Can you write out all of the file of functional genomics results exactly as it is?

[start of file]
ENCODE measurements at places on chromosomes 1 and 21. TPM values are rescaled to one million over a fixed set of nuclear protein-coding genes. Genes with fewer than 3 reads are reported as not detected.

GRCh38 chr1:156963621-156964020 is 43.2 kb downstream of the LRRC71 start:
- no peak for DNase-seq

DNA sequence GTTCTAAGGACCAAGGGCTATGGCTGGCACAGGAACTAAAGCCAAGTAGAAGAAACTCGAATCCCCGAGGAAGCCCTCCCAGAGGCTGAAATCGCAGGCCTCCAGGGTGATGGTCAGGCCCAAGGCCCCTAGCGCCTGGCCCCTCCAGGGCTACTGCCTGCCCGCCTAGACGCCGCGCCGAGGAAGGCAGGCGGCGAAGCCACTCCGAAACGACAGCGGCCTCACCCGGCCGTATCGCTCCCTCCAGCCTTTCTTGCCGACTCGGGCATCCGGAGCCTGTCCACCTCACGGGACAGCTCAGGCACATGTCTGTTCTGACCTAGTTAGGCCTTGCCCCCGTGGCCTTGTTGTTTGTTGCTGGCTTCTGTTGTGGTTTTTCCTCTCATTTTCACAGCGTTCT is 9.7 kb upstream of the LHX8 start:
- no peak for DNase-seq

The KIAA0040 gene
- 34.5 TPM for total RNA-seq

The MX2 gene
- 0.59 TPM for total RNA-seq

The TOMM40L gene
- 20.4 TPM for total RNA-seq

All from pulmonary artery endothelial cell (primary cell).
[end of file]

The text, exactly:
ENCODE measurements at places on chromosomes 1 and 21. TPM values are rescaled to one million over a fixed set of nuclear protein-coding genes. Genes with fewer than 3 reads are reported as not detected.

GRCh38 chr1:156963621-156964020 is 43.2 kb downstream of the LRRC71 start:
- no peak for DNase-seq

DNA sequence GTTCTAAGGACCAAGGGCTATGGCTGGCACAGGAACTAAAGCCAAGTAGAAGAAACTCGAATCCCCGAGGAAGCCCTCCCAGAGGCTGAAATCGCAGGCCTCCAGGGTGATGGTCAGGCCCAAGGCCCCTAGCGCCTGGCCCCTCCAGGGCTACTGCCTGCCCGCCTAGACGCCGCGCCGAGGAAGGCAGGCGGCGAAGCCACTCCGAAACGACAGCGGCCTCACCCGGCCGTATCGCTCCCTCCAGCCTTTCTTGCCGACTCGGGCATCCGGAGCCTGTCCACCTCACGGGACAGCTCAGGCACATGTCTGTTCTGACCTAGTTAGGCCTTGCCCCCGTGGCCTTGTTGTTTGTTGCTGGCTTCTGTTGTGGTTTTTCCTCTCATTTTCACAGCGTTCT is 9.7 kb upstream of the LHX8 start:
- no peak for DNase-seq

The KIAA0040 gene
- 34.5 TPM for total RNA-seq

The MX2 gene
- 0.59 TPM for total RNA-seq

The TOMM40L gene
- 20.4 TPM for total RNA-seq

All from pulmonary artery endothelial cell (primary cell).